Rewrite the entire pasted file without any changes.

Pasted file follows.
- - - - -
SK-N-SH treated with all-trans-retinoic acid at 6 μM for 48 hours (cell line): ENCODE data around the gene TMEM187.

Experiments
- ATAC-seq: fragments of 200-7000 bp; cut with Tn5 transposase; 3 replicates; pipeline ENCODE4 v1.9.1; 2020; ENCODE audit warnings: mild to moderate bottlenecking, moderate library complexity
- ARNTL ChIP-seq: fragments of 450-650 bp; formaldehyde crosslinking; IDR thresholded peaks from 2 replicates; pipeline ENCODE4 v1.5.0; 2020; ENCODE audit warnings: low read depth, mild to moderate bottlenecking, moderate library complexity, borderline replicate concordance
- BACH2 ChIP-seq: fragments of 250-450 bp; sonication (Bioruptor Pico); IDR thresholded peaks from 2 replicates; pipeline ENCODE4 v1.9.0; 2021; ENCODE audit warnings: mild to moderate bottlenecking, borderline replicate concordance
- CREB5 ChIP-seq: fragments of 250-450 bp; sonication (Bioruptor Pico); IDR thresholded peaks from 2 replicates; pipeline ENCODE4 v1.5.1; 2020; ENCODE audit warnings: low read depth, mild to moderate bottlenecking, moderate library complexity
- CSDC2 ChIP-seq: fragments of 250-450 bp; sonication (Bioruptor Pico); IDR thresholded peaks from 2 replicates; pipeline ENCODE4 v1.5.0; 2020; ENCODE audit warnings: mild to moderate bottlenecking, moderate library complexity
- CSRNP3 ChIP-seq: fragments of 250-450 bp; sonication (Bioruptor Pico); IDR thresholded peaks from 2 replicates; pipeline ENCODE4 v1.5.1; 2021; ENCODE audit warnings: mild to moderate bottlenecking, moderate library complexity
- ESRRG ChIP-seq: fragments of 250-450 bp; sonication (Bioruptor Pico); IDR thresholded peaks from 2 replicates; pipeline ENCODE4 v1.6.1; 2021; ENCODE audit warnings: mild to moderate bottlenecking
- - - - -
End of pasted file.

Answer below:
SK-N-SH treated with all-trans-retinoic acid at 6 μM for 48 hours (cell line): ENCODE data around the gene TMEM187.

Experiments
- ATAC-seq: fragments of 200-7000 bp; cut with Tn5 transposase; 3 replicates; pipeline ENCODE4 v1.9.1; 2020; ENCODE audit warnings: mild to moderate bottlenecking, moderate library complexity
- ARNTL ChIP-seq: fragments of 450-650 bp; formaldehyde crosslinking; IDR thresholded peaks from 2 replicates; pipeline ENCODE4 v1.5.0; 2020; ENCODE audit warnings: low read depth, mild to moderate bottlenecking, moderate library complexity, borderline replicate concordance
- BACH2 ChIP-seq: fragments of 250-450 bp; sonication (Bioruptor Pico); IDR thresholded peaks from 2 replicates; pipeline ENCODE4 v1.9.0; 2021; ENCODE audit warnings: mild to moderate bottlenecking, borderline replicate concordance
- CREB5 ChIP-seq: fragments of 250-450 bp; sonication (Bioruptor Pico); IDR thresholded peaks from 2 replicates; pipeline ENCODE4 v1.5.1; 2020; ENCODE audit warnings: low read depth, mild to moderate bottlenecking, moderate library complexity
- CSDC2 ChIP-seq: fragments of 250-450 bp; sonication (Bioruptor Pico); IDR thresholded peaks from 2 replicates; pipeline ENCODE4 v1.5.0; 2020; ENCODE audit warnings: mild to moderate bottlenecking, moderate library complexity
- CSRNP3 ChIP-seq: fragments of 250-450 bp; sonication (Bioruptor Pico); IDR thresholded peaks from 2 replicates; pipeline ENCODE4 v1.5.1; 2021; ENCODE audit warnings: mild to moderate bottlenecking, moderate library complexity
- ESRRG ChIP-seq: fragments of 250-450 bp; sonication (Bioruptor Pico); IDR thresholded peaks from 2 replicates; pipeline ENCODE4 v1.6.1; 2021; ENCODE audit warnings: mild to moderate bottlenecking